Wednesday, May 22, 2013

Rishikesh: beyond the ashram

Rishikesh from Ram Jhula

India unearths your limits and pushes you to them, and sometimes a little bit beyond. It’s challenging, overwhelming, and impossible to ignore. But there is beauty and magic, too, that’s difficult to put into words. So much colour. So many sounds. So many smells. So much of everything.

Though my days were long at the ashram, we had Sundays off and a couple of breaks in the day, and after meals (when it wasn’t too scorchingly hot), I would walk down to the river and through the bazaar, past the chai, vegetable, and jewellery sellers, among the babas, sadhus, yogis, and others at various stages on their path to enlightenment. Oh, and of course cows – that sort of goes without saying, since they’re nearly synonymous with India – high on their own sacredness, leaving fecal landmines willy nilly for us lowly spiritual aspirants to dodge.

Rishikesh is spread out along both sides of the Ganges, which, since it’s closer to the source, is much clearer, having not yet accumulated as much pollution as it will have by the time it reaches Varanasi. Also, it’s cold. Blissfully, frigidly so. And since the daily high was in the mid-forties – and there’s no AC anywhere, just fans to push the hot, dry air around – a dip in the Ganges is going to happen, fecal contaminants or not. The river rushes past the ghats at such speeds that holding on to a chain is necessary, while the sand from upstream gets swirled into your pockets and crevices (yes, women must go in fully clothed, this isn’t Koh Phangan). This isn’t a leisurely river swim by any stretch. It’s a desperate attempt to lower one’s core temperature to survive the inescapable heat for the following few hours.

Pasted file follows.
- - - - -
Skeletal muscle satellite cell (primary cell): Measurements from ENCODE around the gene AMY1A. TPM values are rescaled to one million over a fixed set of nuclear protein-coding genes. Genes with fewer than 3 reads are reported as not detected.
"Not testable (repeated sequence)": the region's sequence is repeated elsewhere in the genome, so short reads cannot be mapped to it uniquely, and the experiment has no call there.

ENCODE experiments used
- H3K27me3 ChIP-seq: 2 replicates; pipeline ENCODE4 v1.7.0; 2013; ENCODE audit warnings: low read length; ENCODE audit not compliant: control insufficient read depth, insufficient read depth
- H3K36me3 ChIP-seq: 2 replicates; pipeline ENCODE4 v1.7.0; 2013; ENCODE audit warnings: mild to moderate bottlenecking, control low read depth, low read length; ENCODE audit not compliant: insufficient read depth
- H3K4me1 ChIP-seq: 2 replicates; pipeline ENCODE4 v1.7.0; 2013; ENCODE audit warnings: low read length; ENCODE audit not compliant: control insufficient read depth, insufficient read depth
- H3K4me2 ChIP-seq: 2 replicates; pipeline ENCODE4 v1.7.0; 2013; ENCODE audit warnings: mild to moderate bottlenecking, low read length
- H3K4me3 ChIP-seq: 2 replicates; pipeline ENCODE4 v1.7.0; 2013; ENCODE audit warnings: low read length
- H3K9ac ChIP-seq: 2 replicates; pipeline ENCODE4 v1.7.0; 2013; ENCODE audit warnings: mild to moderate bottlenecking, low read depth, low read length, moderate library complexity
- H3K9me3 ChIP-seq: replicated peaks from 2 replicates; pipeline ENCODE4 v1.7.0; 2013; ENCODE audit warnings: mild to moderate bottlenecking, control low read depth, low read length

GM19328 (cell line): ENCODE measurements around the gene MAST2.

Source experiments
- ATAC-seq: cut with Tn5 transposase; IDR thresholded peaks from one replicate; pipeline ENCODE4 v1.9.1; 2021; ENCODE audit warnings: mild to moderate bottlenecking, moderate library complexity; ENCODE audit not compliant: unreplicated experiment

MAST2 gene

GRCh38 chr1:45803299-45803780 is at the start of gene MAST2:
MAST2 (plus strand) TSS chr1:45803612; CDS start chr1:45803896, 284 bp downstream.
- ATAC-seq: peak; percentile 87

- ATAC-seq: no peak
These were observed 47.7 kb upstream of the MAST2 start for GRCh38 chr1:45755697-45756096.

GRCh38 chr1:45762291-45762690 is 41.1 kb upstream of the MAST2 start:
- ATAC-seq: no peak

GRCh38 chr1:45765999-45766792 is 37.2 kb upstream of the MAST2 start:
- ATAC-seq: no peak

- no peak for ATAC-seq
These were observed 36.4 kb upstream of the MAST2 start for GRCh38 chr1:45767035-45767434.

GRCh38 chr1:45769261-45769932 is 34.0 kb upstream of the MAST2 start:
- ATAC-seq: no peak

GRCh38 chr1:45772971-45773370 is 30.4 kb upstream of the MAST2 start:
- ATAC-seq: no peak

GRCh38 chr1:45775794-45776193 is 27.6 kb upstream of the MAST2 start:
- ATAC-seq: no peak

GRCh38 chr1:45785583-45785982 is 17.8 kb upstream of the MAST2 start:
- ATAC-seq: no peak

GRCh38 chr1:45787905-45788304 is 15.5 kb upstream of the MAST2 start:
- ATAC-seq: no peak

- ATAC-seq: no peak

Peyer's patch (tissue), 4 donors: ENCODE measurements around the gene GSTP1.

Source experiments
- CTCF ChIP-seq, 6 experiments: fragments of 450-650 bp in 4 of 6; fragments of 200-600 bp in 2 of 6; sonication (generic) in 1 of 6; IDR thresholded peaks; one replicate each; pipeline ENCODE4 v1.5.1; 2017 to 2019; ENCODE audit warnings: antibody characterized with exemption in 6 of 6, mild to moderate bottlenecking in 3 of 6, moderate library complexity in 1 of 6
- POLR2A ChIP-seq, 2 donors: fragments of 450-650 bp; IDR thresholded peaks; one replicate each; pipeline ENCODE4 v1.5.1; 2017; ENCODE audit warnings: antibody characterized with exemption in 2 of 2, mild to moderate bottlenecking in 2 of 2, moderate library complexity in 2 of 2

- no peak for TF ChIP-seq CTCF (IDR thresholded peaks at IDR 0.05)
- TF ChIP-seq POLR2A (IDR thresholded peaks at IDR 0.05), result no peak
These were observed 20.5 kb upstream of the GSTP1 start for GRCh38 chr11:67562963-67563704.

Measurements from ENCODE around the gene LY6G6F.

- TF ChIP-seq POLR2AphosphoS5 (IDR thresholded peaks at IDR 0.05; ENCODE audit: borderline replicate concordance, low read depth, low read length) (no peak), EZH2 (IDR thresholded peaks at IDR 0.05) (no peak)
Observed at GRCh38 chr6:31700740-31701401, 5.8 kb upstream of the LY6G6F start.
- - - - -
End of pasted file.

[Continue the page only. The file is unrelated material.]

The neighbourhood I lived in is called Swarg Ashram, near Ram Jhula, and it’s about a half hour walk from better known Laxman Jhula, which is full of restaurants, stores, and more ashrams. It’s a colourful, vibrant area to walk around, and go for a contraband dinner after days and days and days of dal and curries (though delicious, sometimes you just want pizza – though don’t expect to break all the rules and eat meat or have a beer – Rishikesh is a dry, vegetarian town).

A few other highlights include a visit to The Beatles’ Ashram (I didn’t have my camera with me when I went, which is probably best for everyone, since I’d still be there photographing all the incredible architecture and graffiti and decay), rafting, visiting Hindu and Sikh temples, hiking to waterfalls, chanting in caves, and meditating under trees.


Up in the foothills.

Cooling waterfall mist.

Walking back from the waterfall and caves.

This little guy lived down the alley by my ashram. He looked sicker and thinner every
time I saw him. I brought him food, but never managed to get him to eat anything.

Over a month you get to know the dogs too. This old guy likes a good head scratch.

A cooling dip in the Ganges.

Morning pranayama along the river.

Sun rising over the holy Ganga.
An adorable, (and healthy!) puppy!


  1. Beautiful photos - such a wonderful experience.
    Chey xo

  2. Gorgeous pictures as usual. Love Mum & Dad